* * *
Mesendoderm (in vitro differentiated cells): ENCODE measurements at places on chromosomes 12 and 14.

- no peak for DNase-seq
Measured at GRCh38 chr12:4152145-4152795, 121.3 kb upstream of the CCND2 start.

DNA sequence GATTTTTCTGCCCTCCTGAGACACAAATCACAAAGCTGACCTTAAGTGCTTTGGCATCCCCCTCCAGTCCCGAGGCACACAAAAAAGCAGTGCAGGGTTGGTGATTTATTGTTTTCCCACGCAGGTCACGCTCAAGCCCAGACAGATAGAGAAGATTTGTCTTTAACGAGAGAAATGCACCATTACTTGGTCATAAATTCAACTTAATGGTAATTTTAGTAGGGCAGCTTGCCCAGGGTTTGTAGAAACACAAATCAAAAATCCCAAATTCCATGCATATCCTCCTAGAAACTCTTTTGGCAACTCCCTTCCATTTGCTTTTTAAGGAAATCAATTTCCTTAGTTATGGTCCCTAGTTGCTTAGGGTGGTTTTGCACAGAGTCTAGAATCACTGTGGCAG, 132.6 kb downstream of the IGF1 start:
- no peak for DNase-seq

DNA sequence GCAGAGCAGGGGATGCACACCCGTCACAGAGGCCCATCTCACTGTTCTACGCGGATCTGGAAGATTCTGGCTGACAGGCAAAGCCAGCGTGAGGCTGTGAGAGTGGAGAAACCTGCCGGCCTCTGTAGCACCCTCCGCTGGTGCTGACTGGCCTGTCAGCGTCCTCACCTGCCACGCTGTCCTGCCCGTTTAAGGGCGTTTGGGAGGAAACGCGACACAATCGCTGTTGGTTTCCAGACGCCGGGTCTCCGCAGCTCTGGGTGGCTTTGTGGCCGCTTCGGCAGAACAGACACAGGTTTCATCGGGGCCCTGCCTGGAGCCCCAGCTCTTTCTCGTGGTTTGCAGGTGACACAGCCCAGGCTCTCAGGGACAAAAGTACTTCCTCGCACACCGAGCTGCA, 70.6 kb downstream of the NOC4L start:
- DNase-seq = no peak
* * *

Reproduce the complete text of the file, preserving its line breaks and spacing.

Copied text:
Mesendoderm (in vitro differentiated cells): ENCODE measurements at places on chromosomes 12 and 14.

- no peak for DNase-seq
Measured at GRCh38 chr12:4152145-4152795, 121.3 kb upstream of the CCND2 start.

DNA sequence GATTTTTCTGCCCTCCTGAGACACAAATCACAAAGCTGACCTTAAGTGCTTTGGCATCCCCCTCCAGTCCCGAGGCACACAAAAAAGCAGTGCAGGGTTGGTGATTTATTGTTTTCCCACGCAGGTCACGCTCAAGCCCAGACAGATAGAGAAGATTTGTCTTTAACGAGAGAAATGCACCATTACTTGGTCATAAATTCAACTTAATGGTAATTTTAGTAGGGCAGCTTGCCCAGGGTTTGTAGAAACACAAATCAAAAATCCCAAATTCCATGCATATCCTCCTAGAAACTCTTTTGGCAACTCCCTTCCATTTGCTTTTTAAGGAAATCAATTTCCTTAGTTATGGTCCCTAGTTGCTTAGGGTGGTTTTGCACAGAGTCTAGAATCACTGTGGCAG, 132.6 kb downstream of the IGF1 start:
- no peak for DNase-seq

DNA sequence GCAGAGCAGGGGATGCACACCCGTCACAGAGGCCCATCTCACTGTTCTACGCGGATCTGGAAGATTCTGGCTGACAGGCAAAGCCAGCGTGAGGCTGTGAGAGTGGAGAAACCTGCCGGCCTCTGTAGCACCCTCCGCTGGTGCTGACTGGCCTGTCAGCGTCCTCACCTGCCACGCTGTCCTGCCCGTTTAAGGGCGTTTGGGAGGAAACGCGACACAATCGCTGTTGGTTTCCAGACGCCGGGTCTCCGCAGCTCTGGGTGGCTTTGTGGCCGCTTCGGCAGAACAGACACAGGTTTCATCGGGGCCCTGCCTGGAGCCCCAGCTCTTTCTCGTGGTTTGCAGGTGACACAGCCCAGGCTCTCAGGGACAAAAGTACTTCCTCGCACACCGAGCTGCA, 70.6 kb downstream of the NOC4L start:
- DNase-seq = no peak